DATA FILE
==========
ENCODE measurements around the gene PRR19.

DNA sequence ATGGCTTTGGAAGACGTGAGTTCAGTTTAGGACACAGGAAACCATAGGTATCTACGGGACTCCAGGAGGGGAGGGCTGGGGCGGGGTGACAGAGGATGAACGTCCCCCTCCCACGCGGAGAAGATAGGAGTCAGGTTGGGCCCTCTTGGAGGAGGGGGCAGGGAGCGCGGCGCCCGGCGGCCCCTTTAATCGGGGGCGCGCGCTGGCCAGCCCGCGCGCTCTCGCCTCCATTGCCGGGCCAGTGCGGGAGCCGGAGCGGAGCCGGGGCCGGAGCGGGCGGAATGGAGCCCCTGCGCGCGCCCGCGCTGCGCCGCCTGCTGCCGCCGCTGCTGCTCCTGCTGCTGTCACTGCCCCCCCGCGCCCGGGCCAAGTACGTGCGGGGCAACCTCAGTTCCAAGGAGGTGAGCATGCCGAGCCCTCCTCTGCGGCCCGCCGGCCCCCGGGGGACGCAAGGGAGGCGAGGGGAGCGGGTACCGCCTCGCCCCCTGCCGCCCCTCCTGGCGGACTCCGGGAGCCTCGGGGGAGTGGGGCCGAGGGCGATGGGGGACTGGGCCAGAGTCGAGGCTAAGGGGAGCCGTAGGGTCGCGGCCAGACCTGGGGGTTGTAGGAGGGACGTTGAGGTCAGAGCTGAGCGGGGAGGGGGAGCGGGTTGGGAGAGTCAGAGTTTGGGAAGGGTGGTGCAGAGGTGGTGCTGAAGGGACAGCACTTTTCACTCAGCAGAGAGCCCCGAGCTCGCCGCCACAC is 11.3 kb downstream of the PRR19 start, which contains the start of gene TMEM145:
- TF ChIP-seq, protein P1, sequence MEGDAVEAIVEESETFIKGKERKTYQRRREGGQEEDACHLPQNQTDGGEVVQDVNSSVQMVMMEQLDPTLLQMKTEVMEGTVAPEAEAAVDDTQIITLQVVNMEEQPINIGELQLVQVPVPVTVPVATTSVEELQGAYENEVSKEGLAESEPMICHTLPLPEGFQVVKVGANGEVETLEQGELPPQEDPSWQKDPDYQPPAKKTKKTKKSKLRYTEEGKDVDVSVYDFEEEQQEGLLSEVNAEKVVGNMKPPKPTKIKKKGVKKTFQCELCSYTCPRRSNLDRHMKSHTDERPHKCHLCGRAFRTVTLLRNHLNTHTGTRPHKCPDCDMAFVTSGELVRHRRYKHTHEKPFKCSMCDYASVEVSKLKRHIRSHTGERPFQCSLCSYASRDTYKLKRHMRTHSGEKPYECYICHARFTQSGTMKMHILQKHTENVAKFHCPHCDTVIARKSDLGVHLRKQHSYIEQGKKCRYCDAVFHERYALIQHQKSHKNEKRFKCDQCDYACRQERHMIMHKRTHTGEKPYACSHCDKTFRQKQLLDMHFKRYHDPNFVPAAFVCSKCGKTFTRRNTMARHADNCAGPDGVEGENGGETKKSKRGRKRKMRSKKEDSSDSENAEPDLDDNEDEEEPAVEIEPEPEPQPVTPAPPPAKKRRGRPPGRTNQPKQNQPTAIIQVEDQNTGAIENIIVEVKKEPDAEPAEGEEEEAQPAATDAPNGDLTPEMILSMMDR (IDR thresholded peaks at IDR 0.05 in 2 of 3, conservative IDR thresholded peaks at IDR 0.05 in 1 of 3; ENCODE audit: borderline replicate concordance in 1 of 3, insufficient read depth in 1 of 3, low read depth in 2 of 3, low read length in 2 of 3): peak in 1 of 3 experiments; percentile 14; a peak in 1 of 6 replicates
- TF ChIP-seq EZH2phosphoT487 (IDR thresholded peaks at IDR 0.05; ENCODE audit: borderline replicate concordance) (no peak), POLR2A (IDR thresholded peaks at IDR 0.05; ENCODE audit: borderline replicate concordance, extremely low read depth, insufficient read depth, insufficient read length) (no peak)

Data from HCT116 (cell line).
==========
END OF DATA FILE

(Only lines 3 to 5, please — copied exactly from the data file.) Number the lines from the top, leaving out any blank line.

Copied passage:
- TF ChIP-seq, protein P1, sequence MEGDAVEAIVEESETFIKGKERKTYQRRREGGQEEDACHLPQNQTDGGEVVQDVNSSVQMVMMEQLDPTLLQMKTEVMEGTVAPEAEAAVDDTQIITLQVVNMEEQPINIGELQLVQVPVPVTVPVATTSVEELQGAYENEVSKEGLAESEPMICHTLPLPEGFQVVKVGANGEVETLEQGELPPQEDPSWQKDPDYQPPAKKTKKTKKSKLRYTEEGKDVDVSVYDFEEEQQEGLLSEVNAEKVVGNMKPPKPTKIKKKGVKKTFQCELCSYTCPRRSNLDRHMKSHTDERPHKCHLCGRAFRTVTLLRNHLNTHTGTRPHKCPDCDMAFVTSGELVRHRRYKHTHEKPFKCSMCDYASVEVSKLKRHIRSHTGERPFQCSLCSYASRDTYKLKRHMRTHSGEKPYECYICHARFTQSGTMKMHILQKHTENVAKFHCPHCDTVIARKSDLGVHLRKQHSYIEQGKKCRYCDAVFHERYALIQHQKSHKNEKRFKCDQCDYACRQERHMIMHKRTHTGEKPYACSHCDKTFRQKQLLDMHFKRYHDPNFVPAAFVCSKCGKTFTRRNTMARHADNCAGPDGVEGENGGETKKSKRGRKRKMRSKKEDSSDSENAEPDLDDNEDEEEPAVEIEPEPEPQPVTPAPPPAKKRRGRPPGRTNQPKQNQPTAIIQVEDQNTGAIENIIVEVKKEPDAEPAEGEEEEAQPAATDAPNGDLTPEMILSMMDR (IDR thresholded peaks at IDR 0.05 in 2 of 3, conservative IDR thresholded peaks at IDR 0.05 in 1 of 3; ENCODE audit: borderline replicate concordance in 1 of 3, insufficient read depth in 1 of 3, low read depth in 2 of 3, low read length in 2 of 3): peak in 1 of 3 experiments; percentile 14; a peak in 1 of 6 replicates
- TF ChIP-seq EZH2phosphoT487 (IDR thresholded peaks at IDR 0.05; ENCODE audit: borderline replicate concordance) (no peak), POLR2A (IDR thresholded peaks at IDR 0.05; ENCODE audit: borderline replicate concordance, extremely low read depth, insufficient read depth, insufficient read length) (no peak)

Data from HCT116 (cell line).